Book review - The Devil’s Workshop

In his latest novel to be translated into English, Jáchym Topol, hailed as one of the leading lights in Czech literature, explores two historical sites of genocide and asks the question: how should one commemorate past atrocities?

The first part of The Devil’s Workshop is set in Czechoslovakia. Topol’s unnamed narrator grows up in the small fortress town of Terezín, famous for housing a Nazi prison during the Second World War. It also served as a ghetto and many of its inhabitants were deported to Auschwitz and other extermination camps. The protagonist’s mother, rescued from a typhus pit at the end of the war, never fully recovered from her experiences and dies in tragic circumstances.

The narrator is an unlikely hero; a country lad, happiest when herding his goats. After his father’s fatal fall from the town’s ramparts, he is sent to prison accused of his father’s murder. Here he becomes an executioner’s assistant until capital punishment is abolished. When he is finally released it is into an unfamiliar country, the Czech Republic, free from communist rule and now a part of Europe.

On the narrator’s return to Terezín, Uncle Lebo, a charismatic figure from his childhood, enlists him to help save the town from being demolished by turning it into a memorial. Lebo was born during the war under a bunk in the ghetto. Travellers, known as “bunk seekers”, begin to pour into the town and celebrities start pledging money to Lebo’s cause. Then two Belarusians arrive, Alex and Maruška, and persuade the narrator to leave Terezín and help them fundraise for their own monument to the dead.

As Alex tells the narrator: “It’s going to be the most famous memorial site in the world. The devil had his workshop here in Belarus. The deepest graves are in Belarus. But nobody knows about them.”  At the heart of The Devil’s Workshop lies a horrific act of genocide. The massacre of non-Jewish Belarusians in Khatyn, a village on the outskirts of Minsk, was carried out by Nazi officers, Ukrainians and Soviet army deserters and was certainly not an isolated incident. The villagers were herded into a barn which was then barricaded and set on fire. Those who managed to escape through the burning doors were gunned down.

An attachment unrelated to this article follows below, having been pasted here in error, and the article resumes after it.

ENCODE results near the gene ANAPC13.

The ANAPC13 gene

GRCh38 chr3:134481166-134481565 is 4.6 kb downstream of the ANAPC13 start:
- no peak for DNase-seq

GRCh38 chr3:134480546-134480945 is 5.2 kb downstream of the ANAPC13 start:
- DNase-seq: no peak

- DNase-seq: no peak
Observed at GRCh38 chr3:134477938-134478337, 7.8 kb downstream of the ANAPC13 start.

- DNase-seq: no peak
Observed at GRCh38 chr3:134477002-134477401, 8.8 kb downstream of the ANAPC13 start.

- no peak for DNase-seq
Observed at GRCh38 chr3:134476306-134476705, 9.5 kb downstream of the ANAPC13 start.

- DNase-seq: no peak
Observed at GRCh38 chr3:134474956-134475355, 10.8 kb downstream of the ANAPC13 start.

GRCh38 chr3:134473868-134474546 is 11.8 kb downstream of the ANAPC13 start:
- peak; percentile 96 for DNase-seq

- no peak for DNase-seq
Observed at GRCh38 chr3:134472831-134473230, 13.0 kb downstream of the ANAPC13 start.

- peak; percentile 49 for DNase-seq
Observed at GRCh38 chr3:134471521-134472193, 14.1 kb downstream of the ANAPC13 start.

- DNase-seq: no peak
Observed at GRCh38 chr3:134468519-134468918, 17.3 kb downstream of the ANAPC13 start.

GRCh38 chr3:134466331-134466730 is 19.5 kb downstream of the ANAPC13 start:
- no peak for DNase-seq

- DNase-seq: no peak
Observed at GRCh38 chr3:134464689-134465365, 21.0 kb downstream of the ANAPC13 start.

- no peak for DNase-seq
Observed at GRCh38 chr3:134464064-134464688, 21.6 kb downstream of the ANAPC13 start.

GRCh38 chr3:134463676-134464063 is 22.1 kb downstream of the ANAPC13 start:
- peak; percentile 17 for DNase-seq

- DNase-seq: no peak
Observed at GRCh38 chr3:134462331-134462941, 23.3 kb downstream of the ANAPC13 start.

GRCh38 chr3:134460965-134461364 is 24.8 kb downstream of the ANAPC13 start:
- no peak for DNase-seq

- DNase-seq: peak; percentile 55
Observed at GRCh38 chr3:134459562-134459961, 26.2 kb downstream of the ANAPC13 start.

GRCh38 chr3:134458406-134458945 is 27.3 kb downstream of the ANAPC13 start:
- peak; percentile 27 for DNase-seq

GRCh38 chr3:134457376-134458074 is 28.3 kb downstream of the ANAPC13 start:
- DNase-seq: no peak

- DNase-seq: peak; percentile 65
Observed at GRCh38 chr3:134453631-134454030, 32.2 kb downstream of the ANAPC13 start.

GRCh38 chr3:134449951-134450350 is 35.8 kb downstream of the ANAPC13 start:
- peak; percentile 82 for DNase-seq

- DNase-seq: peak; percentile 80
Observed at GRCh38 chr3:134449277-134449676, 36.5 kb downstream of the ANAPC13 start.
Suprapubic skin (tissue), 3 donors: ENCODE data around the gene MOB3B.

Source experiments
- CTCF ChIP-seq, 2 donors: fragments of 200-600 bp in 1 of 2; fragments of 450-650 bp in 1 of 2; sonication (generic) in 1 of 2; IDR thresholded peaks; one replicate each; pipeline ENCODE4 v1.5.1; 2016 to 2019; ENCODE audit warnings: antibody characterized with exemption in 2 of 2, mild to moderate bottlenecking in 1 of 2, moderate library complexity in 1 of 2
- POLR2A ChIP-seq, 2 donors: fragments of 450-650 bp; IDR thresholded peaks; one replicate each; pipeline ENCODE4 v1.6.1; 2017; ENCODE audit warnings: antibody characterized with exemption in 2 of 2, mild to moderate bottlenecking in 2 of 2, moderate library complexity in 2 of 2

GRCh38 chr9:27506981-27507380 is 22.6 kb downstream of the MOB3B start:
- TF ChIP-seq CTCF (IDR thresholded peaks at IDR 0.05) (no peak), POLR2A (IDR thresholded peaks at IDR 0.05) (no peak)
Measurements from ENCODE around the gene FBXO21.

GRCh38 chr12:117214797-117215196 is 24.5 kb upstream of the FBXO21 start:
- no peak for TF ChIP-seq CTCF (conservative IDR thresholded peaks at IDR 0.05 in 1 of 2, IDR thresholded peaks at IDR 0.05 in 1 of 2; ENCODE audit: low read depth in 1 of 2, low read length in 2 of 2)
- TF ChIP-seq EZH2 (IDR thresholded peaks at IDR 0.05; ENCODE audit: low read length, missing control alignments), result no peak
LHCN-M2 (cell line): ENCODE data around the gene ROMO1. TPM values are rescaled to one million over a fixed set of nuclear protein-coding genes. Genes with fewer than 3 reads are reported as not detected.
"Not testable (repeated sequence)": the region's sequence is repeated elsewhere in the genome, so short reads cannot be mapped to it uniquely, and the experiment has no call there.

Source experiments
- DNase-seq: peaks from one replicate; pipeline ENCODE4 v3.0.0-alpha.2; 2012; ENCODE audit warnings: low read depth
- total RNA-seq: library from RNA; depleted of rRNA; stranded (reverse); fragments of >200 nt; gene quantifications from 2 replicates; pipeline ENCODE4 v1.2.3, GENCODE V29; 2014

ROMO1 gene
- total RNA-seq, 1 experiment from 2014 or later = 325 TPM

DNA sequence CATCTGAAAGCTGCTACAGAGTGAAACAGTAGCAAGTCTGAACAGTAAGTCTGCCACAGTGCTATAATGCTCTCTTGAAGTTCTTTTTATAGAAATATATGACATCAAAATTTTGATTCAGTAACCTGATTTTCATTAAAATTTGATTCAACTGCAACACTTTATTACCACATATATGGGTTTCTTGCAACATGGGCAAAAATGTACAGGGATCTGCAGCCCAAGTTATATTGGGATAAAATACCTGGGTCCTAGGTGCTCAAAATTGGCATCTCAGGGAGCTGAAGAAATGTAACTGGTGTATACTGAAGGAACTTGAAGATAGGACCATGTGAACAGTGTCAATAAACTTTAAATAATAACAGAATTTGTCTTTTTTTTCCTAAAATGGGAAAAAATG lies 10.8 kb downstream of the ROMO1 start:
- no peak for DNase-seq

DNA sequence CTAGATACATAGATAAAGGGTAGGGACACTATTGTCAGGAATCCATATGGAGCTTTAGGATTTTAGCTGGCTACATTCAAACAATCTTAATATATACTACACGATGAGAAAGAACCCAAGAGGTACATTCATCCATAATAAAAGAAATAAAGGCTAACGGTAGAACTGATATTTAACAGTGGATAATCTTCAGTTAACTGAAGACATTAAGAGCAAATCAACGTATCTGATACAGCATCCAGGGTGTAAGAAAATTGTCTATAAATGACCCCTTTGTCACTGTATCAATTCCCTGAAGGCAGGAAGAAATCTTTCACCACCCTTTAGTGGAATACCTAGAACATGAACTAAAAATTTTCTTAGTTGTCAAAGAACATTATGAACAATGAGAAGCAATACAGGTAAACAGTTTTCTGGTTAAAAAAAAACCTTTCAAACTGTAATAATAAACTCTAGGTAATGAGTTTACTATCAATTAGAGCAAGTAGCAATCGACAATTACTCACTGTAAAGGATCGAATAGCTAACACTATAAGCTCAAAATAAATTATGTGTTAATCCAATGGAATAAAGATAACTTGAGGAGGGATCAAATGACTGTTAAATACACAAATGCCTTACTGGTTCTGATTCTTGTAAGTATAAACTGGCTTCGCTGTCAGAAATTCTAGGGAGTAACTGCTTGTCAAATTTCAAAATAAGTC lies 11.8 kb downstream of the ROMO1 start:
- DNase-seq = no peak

On arriving in Minsk, the protagonist’s encounters become more macabre. Belarus is, after all, renowned as Europe’s last dictatorship and Topol exploits this to great effect with savage humour. He recalls the tent camp set up by the opposition to protest against the outcome of the presidential election, parodies Aliaksandr Lukashenko’s declaration of martial law and provides a vivid snapshot of a country where the predominant art forms are guerrilla theatre and underground poetry. As tanks parade down the wide boulevards, students work in a deep cavern unearthing and organising the bones of those massacred during the Holocaust. The president and the opposition are apparently united in their desire to utilise burial sites in order to develop tourism. The narrator’s eyes are finally opened when he discovers that Alex’s vision for a memorial includes the murder of elderly citizens, embalmed and transformed into talking corpses who describe how they were murdered in Khatyn.

It is fitting that a poet and novelist prominent in his youth in the Czech underground should continue to tackle the sort of subjects that many would prefer to be left alone. Blending fact and fiction, Topol’s darkly comic novel, lucidly translated by Alex Zucker, is a hard-hitting exploration of two nations bedevilled by the horrors of their past.

A shorter version of this review appeared in The Independent